One day the oldest son looked at his own years: "A man like me should have teenage sons by now.” And he went out and got himself a wife.
"Now I suppose I must pay you a wage,” his father grumbled. "Milk you can have and meat when we butcher and you can live in the little house there. The roof is not too bad. And you can put a wet rag over the smelly sink. But no money for paint!”
The next year a child was born. "Now it is time,” the oldest son said to his mother and father. "I have a wife and a child of my own to take care of. I must leave and build a future for them.”
"Oh, no,” wailed his mother. "You cannot take my beloved grandchild from me! He is such a joy to my tired heart. We have had such a hard life! All my children are gone, married, so far from home. I cannot bear to have you go.”
"What if I get sick?” said his father. "I am afraid of old age. Go your own way? How can you think of doing such an ungrateful thing? Who will take care of me and your mother now that our bones are stiff and crooked?”
And the oldest son looked at them and loved them and he buckled tighter his love belt and he stayed home and kept on farming the land that was his land and yet was not his land.
"Father,” he tried yet again. "You are past retirement age. I will get a loan and buy this land from you.”
"No! No! My feet and my fingers and my name must be on this land until I die. Land prices have gone up many times over,” said the old man. "Hard times are coming. I know. I've seen it before. It is not fair to you to have such a terrible debt on your shoulders when the prices break.”
And so it was. The oldest son toiled the promise years of verdant green and he toiled the withered brown years and he watched the expenses climb and the machinery grow bigger still and he watched the high cost of money and he watched the little farms become Jonahs, swallowed up whole, and he watched the changes, but the land prices did not go down.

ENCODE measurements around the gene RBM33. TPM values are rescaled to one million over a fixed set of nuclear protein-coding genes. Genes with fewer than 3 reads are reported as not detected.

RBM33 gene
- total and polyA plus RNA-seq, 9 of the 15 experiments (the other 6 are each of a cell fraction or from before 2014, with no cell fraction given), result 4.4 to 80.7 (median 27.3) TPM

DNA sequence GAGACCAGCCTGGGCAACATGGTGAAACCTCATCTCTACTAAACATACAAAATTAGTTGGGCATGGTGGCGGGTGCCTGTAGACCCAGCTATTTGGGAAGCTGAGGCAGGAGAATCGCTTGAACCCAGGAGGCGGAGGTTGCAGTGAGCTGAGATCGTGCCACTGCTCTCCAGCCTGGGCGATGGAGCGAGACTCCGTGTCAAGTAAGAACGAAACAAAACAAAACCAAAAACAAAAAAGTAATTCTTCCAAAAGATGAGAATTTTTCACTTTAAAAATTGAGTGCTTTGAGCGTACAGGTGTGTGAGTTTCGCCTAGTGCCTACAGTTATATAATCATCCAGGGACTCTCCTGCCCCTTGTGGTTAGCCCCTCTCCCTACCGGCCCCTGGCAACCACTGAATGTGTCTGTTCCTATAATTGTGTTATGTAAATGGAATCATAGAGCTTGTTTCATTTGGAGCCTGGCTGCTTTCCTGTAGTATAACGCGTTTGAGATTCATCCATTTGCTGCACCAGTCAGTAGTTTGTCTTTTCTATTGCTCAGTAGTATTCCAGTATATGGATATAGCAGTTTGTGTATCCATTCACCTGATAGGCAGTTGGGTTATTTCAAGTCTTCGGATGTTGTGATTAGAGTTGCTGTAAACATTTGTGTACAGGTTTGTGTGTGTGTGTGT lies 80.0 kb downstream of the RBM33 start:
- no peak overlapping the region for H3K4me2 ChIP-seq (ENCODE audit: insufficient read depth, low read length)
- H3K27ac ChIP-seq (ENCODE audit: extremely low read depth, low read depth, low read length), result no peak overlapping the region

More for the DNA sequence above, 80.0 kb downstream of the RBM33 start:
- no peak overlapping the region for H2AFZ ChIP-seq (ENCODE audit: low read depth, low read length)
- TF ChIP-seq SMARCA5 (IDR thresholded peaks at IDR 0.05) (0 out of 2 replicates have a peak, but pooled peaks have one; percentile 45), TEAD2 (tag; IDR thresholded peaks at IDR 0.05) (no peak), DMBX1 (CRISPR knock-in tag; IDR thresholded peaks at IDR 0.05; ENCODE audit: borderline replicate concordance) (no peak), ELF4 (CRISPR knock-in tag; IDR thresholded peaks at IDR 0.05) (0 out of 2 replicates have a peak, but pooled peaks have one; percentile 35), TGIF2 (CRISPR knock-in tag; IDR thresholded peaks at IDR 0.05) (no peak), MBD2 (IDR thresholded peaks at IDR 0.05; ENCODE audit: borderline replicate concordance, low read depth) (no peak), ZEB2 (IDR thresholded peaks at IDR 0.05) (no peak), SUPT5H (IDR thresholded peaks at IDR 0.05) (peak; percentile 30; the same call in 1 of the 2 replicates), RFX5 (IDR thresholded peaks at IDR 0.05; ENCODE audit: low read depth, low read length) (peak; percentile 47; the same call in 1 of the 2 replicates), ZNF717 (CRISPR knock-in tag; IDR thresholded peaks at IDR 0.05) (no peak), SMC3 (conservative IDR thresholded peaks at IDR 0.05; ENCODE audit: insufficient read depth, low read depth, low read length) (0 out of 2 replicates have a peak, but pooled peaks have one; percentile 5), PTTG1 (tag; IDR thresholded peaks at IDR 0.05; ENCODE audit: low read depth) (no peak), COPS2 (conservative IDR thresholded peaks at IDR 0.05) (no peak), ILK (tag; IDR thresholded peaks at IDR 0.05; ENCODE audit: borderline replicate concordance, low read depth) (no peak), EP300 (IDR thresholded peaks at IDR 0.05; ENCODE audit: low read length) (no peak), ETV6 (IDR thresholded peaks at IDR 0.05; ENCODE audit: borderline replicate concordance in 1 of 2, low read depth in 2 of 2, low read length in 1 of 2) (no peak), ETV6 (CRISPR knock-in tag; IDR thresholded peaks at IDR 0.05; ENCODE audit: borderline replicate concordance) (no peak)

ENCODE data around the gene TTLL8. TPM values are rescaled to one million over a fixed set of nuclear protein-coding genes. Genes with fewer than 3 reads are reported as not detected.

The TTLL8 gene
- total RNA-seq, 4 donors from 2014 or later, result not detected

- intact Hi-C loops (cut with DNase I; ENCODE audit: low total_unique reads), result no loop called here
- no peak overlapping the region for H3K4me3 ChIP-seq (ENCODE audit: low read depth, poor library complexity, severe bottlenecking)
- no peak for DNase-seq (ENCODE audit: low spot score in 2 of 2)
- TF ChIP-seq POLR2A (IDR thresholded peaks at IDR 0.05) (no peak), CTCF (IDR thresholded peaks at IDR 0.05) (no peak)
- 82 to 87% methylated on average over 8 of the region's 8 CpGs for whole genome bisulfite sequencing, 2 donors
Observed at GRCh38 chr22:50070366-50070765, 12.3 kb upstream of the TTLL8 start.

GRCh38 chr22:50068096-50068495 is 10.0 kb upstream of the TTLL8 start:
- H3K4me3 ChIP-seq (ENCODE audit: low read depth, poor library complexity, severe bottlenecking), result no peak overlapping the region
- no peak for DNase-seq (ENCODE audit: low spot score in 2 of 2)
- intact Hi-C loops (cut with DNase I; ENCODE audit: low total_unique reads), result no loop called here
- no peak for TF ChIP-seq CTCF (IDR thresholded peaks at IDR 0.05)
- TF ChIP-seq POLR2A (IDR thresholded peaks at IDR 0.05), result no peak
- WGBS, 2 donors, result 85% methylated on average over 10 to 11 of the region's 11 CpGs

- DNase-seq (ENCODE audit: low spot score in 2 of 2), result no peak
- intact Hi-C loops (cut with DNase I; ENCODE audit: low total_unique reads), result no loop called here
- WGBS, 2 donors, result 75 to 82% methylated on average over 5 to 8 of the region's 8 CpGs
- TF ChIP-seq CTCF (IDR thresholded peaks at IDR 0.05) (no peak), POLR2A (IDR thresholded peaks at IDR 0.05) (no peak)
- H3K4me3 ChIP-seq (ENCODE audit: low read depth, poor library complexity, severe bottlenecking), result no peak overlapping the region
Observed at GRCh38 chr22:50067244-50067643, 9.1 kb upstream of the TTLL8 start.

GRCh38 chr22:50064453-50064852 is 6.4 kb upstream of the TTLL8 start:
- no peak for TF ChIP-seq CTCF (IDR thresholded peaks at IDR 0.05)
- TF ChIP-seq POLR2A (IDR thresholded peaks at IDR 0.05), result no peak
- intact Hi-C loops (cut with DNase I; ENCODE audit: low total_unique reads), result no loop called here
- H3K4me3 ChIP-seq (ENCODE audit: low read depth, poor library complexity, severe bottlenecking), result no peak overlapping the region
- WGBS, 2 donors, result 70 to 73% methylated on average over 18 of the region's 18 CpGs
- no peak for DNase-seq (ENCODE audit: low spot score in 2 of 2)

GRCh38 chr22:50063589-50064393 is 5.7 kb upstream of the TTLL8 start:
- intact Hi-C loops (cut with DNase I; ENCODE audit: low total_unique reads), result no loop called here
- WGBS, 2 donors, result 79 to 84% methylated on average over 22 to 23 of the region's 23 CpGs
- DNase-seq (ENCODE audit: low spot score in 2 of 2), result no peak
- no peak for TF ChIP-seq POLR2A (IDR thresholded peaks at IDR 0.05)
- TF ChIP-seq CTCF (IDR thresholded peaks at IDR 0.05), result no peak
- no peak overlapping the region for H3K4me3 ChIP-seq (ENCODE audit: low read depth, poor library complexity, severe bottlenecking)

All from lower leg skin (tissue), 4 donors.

"But they will. They will,” nodded the father. "I know.”
One day the woman died. The father grew feeble in his mind and body and the oldest son shouldered the farm and his father, like he always had done, and one day the old man died too. But before he did, land prices jumped until it was something the old man couldn't comprehend. "I dreamed a bad dream last night,” he had mumbled. "$1,000 dollars an acre. $2,000, $3,000. But that will never come to pass,” he said and he picked up his paper, upside down, and began to read.
"We leave everything equal to our two sons and to our two daughters,” stated the will.
"The folks thought it was a fair thing,” said the oldest son. "I have no quarrel with that.”
He turned to his brother and sisters and spoke to them. "Farming is all I know how to do. You have made it plain to me that you will not sell our father's land to me at the appraisal price. It will bring even more money, you say. And you have made it plain to me, and this I understand not, that you will not sign an estate contract with me.
"Even at the appraisal price I am too old to take upon my shoulders now a debt of the great size necessary to buy our father's land. The land will not even be able to pay the interest each year on such a loan. I will be gone before such a great debt could be paid. I do not wish to leave such a burdensome heritage to my children.
"So now I will work the land in joint ownership with you until the age of retirement is upon me. Then we can sell. But I must live these few years and provide for my family.”
"No!” said the second son. "Land is selling for a high price. We will sell it now. For CASH!” And the film grew thick over his eyes and crept down over his little heart and the hearts of his sisters.
"We agree with our second brother,” echoed the sisters. They jerked their heads up and down and their husbands did the same.
"All my life I have done what my heart has said to do. For you, for Mama, for my father. But you, my brother and my sisters, you will not help me now? Not even for five years?” The oldest son thought this but he did not speak a word because it was not his way.
And so the family farm was sold to a stranger for cash and in due time the oldest son and the second son and the two sisters stood in the lawyer's office. The lawyer handed each of them a little piece of paper.
The second son grabbed his paper, smearing the ink, and the two sisters laughed and laughed and they all hurried out to the car dealer, travel agency and store that sells everything they had always wanted.
The oldest son stood still. He looked down at the little scrap of paper in his calloused hand and—he wept.
Farm Journal, Mid-March 1980